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Maps, Myths, and Men: The Story of the Vinland Map Paperback – Jul 15 2004
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From Publishers Weekly
In a superlative piece of cross-disciplinary detective work, Norwegian independent scholar Seaver deconstructs the machinations, manipulations and odd stroke of genius that have played into the story of the Vinland map. Allegedly dating from 1440 and ostensibly showing extensive medieval Norse exploration of the North American coasts, the map rocketed out of obscurity—"the black hole of provenance"—with the publication of a lavishly illustrated volume entitled The Vinland Map and the Tartar Relation in 1965. The stunning revelation of the map—and the publication of a volume prepared with peculiar secrecy by scholars from top-name institutions—received intense international press coverage, but was greeted with skepticism in many quarters. A meticulous guide, Seaver leads us through the minutiae of ink analysis, handwriting and strangely located wormholes. Her investigation culminates in the doomed Austrian monastery of Stella Matutina, where a brilliant Jesuit cartographer, Josef Fischer (1858–1944), worked on a "jeu d'esprit" that would sabotage Nazi propaganda by "proving" the global reach of the medieval Catholic church while flattering the Nazis' interest in Norse origins. Through his well-intentioned forgery, Fischer set in motion a different kind of legend. Once German soldiers forced their way into Stella Matutina, the gates opened to a world of pilfering, profiteering and eventually marketing blitzkrieg. Illus.
Copyright © Reed Business Information, a division of Reed Elsevier Inc. All rights reserved. --This text refers to the Hardcover edition.
"It is an enjoyable book to read, and the author writes in such an enthusiastic way that the book reads almost like a detective story."Canadian Journal of History
Most Helpful Customer Reviews on Amazon.com (beta)
American resources found in Greenland. It goes through all
Norse references about the Norse way of seeing the world and
suggests that the Norse used American territories for centuries
after Leif Eiriksson's discovery.
The fact that no other pre-Columbian Norse maps of Vinland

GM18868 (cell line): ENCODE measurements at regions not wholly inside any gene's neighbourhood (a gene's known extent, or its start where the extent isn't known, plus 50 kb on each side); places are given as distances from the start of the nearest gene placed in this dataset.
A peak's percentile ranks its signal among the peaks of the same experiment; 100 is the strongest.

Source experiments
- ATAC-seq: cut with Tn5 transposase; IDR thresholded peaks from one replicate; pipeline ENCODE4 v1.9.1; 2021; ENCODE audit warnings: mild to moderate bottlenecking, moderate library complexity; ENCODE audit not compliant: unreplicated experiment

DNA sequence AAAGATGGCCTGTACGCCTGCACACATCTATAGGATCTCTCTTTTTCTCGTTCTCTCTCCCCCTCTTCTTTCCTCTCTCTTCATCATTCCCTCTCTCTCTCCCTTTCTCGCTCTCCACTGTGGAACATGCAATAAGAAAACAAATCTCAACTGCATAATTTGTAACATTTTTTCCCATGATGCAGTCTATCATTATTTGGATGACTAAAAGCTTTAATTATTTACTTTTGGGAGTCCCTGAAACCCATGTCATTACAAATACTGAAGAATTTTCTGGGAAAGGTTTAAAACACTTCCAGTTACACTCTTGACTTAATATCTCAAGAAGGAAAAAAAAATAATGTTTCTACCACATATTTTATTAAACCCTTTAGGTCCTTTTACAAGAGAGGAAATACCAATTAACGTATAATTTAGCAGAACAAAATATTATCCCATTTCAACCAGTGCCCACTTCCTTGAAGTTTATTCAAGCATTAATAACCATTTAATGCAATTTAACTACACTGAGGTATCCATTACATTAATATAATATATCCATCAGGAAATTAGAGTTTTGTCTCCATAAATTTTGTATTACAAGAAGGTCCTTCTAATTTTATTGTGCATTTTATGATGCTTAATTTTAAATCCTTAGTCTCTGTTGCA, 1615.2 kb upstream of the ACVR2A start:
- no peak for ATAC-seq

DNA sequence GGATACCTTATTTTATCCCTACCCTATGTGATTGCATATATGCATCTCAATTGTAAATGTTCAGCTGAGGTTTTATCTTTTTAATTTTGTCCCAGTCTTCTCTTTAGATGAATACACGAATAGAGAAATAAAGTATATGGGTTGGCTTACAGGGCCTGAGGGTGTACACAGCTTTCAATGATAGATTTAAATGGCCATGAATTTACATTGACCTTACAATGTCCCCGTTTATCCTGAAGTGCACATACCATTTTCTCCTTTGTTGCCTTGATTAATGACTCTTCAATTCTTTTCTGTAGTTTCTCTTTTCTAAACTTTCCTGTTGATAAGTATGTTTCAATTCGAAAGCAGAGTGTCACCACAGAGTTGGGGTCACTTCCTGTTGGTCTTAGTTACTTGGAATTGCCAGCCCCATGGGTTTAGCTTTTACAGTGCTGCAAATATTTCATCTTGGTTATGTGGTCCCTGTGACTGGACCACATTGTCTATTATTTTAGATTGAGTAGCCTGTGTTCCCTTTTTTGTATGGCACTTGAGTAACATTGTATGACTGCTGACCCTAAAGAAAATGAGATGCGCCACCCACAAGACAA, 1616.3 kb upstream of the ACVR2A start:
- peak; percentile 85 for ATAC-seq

exists together with ink studies, oddities in the text on the map and script analyzes suggests that the Vinland map is a 20th
century fake made by a German priest.
If you are interested in the Viking voyages to America this book is a must in your collection and the reference section will
guide you to further interesting material about Vinland.
Actually, although admiring her work, I spent little time on the long tale of how she determined the Vinland map is a modern-day forgery. More interesting to me was her summary of Norse history in North America which she covered in the first 86 pages. This is an abridgement of the longer account she gave in "The Frozen Echo"
The main question she tackles is one of the most intriguing in history: why did the Norse colonies in Greenland disappear after almost 500 years of existence? A worsening climate, Eskimo attacks, and the failure of the Norse to adjust to the environment of the Arctic have all been cited. To the contrary, Seaver believes that the Greenland colonies failed because the isolated residents united with English cod fishermen and moved on to greener -- and more lucrative -- pastures in Newfoundland about 1500. There's little evidence to back up her opinion, although it is well reasoned. If this idea excites you, read "The Frozen Echo" for a more thorough examination.
Seaver combined the skill of an exhaustive, and sometimes exhausting, scholar with that of a literary detective in writing the book. Its worth your attention.
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